January 7, 2015

Concerns surrounding Middle East airspace continue with South Sudanese warning

In July last year the FAA ordered a temporary ban on flights in and out of Tel Aviv after rockets landed close to Ben Gurion Airport, though the EASA did not invoke a total ban. In August, EASA demanded airlines to be cautious when operating in Syrian airspace and the FAA prohibited US airlines from flying in Syrian airspace. It was less than two months ago, on 13th November 2014, that EASA issued a bulletin regarding the increasingly perilous situation in the Sinai Peninsula: “Due to ongoing insurgent activity, operators of civil aircraft should be aware of the risk to flight operations safety in the Northern Sinai Governorate of Egypt deriving from possible use of small arms fire, rocket-propelled grenades, mortars and anti-aircraft fire, including shoulder-fired man-portable air defense systems (MANPADS). The threat is considered to represent a significant risk to aviation overflying this area at or below FL260.” The EASA and FAA have now both issued warnings regarding airspace over southern Sudan.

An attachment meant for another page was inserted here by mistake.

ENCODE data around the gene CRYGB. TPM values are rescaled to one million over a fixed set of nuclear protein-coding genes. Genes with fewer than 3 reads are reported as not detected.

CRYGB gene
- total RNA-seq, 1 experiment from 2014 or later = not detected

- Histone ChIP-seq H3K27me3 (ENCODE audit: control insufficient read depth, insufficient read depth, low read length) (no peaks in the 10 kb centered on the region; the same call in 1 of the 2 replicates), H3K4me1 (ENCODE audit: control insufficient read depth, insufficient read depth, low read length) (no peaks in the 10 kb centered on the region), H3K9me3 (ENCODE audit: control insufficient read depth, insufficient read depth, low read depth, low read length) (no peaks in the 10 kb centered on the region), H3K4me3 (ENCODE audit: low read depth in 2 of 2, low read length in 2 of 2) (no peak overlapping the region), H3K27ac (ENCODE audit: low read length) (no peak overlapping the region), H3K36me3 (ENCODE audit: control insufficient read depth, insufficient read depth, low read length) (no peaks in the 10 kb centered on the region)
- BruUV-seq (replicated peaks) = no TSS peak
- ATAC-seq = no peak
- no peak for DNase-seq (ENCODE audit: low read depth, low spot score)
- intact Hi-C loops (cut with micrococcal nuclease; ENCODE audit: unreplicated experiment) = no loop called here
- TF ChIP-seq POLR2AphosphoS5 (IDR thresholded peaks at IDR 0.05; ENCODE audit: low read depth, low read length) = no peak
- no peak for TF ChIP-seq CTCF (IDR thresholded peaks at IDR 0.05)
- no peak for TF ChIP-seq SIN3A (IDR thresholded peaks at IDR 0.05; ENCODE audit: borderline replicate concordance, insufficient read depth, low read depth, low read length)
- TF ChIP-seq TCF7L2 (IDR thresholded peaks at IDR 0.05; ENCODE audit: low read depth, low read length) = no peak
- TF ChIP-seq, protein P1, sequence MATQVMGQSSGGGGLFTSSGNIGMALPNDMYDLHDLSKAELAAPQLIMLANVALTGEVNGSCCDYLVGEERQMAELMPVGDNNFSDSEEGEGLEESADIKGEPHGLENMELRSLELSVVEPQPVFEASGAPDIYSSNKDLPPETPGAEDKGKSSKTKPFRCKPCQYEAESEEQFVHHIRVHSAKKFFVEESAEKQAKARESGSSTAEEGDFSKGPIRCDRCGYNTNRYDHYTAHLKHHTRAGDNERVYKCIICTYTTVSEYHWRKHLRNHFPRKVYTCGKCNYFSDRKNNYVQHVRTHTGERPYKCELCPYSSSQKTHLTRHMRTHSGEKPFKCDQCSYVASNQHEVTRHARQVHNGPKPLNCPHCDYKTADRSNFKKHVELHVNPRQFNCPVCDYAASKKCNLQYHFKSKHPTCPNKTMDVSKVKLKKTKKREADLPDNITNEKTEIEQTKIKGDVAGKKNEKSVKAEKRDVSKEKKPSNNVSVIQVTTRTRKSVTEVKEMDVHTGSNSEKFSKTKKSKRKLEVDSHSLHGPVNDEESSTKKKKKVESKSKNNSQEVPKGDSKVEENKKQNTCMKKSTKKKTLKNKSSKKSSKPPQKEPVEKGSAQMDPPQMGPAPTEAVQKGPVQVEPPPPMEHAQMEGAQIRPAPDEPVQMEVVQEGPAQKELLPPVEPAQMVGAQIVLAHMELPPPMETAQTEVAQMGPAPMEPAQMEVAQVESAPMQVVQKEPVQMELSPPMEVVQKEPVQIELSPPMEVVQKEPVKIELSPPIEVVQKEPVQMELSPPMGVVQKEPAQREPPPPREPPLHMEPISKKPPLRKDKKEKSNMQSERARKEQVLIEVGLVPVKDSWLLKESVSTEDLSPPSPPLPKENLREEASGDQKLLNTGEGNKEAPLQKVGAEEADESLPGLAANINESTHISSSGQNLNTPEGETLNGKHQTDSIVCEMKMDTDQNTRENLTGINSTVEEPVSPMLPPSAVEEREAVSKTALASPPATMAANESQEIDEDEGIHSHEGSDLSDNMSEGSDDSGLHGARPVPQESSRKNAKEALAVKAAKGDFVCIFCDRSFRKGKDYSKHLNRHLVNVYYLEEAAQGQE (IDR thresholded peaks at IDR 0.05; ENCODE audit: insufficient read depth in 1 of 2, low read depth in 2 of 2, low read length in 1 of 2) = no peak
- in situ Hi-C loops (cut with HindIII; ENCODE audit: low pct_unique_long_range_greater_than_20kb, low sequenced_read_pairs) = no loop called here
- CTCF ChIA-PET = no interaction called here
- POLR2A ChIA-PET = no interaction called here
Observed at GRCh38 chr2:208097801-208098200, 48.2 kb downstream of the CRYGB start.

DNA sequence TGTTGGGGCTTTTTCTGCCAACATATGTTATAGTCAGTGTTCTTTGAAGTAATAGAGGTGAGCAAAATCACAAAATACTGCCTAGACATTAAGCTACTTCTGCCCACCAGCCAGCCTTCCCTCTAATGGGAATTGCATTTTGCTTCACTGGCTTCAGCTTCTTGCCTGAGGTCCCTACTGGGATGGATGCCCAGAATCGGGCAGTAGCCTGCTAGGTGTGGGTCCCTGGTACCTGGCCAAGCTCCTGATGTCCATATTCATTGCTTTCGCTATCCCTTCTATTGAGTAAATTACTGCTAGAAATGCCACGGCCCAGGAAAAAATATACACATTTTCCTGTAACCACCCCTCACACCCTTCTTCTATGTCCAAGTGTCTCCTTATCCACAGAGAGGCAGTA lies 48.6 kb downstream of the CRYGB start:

Clearly closer interest is being paid to impending danger in airspace over volatile territories after the downing of Malaysia Airlines flight MH17 in July last year, so caution is being exercised at various levels. Owing to the potential danger from small arms fire, RPGs, MANPADS and anti-aircraft fire, planes are advised to fly at no lower than FL260. “Considering current safety risks in South Sudan airspace, the European Aviation Safety Agency (EASA) recommends all operators to exercise extreme caution if planning to fly into, out of, within or above the affected area and to monitor all relevant information, including NOTAMs. National Aviation Authorities should ensure that operators under their oversight are aware of such information,” EASA indicated in their latest safety bulletin. In referring to the southern Sudan problem in December last year, the FAA gave precise details of incidents where planes had been hit and fatalities incurred. “Aircraft, including civil aircraft, have been attacked during this conflict….. While some attacks have been intentional, command and control deficiencies likely have led both military and rebel forces to fire on civil aircraft by mistake,” they said.



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